Friday, January 5, 2024. Cold and mainly cloudy, yesterday in New York with the midday temps touching 40 and the forecast for now today, Friday.
The remarkable Alice Mason, the formerly prominent real estate broker here in New York, passed away yesterday at 100 years and two months. It was Alice’s intention, long ago before, that she wanted to live for a century. And indeed she did.
Aside from her social reputation for her dinner parties for sixty, sitdown in her apartment on East 72nd Street ten times a year, she profoundly affected the private real estate market in New York, and was a prominent fundraiser in Democratic Presidential campaigns, beginning with Jimmy Carter in 1975/76 raising $250,000. From ten couples at a dinner party at her apartment. She did the same for Bill and Hillary Clinton in 1992.
I first met Alice about three decades ago, through Judy Green who was a longtime friend of hers. I came to know her because she invited me to many of her dinners. Over time we occasionally met for lunch, and toward the end of her career in business she shared a great deal of her life story with me, assuming I could use it for reference when I wrote about her life. It was a remarkable life for a little girl from Philadelphia, daughter of a family named Christmas with a father who was a prominent black dentist. We will be posting Alice’s story on Monday’s Diary.
Meanwhile, as our holiday begins to wind down, on New Year’s Eve, the Metropolitan Opera ushered in a New Year’s Eve gala evening that began with the new production premiere of Bizet’s Carmen, followed by dinner, along with dancing, and fireworks on the Mercedes T. Bass Grand Tier.
Shortly before midnight, Met Opera General Manager Peter Gelb introduced the cast and creative, and then began the countdown to midnight – at which point confetti rained down on the partygoers, and the fireworks display began on the Met’s outdoor balcony.
The evening was chaired by Adrienne Arsht, (her fifth time as NYE gala chair); the other underwriters were the Berry Charitable Foundation, and Elizabeth and Jean-Marie Eveillard.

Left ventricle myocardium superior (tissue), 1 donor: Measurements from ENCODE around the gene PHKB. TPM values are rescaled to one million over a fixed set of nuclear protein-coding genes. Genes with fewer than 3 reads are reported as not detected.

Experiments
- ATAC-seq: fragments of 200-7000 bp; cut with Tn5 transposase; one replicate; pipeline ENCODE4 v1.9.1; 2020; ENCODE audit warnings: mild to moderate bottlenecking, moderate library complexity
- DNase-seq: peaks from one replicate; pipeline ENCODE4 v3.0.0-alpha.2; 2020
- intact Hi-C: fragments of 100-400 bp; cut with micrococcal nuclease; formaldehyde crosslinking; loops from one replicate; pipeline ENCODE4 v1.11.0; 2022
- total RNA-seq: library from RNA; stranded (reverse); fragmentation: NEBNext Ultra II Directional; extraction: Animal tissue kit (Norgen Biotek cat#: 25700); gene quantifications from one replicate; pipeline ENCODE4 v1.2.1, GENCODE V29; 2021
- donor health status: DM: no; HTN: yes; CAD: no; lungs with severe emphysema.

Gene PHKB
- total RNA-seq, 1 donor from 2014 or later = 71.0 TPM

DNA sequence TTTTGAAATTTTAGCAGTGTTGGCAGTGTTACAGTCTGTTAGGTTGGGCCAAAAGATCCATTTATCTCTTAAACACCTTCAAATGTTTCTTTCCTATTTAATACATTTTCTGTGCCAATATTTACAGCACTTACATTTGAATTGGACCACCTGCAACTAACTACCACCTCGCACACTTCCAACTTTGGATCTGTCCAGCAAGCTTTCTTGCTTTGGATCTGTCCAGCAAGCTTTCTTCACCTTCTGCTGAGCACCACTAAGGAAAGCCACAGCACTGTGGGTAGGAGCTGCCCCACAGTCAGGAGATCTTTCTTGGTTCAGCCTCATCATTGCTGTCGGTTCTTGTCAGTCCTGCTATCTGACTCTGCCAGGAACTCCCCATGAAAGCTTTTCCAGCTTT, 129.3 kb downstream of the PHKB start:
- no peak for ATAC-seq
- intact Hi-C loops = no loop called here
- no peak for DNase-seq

Carmen starred the 27-year-old mezzo-soprano Aigul Akhmetshina, the youngest person ever to sing the role in a new production at the Met. Sharing the stage with her as her lover Don José was tenor Rafael Davila, replacing an ill colleague on short notice; Angel Blue as Micaëla, and Kyle Ketelsen as Escamillo.
The production was directed by Carrie Cracknell also making her Met debut, and the performance was conducted by the Daniele Rustioni.
Nearly 500 guests attended the post-performance festivities; and the performance itself was sold out. Total money raised was $1.8 million.
Notable guests included Met Opera General Manager Peter Gelb, conductor Keri-Lynn Wilson, Ann Ziff, Mercedes Bass, Graham Berwind, Lynn Nesbit, Barbara Tober, Denise Sobel. Arsht’s guests included Broadway stars Jason Danieley, Danny Burstein, George Dvorsky, plus Desperate Housewives creator Marc Cherry, and the Cuban-American composer Tania León.
A silver color scheme marked the décor, with silver damask cloths, glittering votives, centerpieces of white hydrangeas, silver roses and silvery ferns, with one notable pop of red roses (for Carmen) and one red chair for the host at each table. Festive silver favors were distributed at midnight.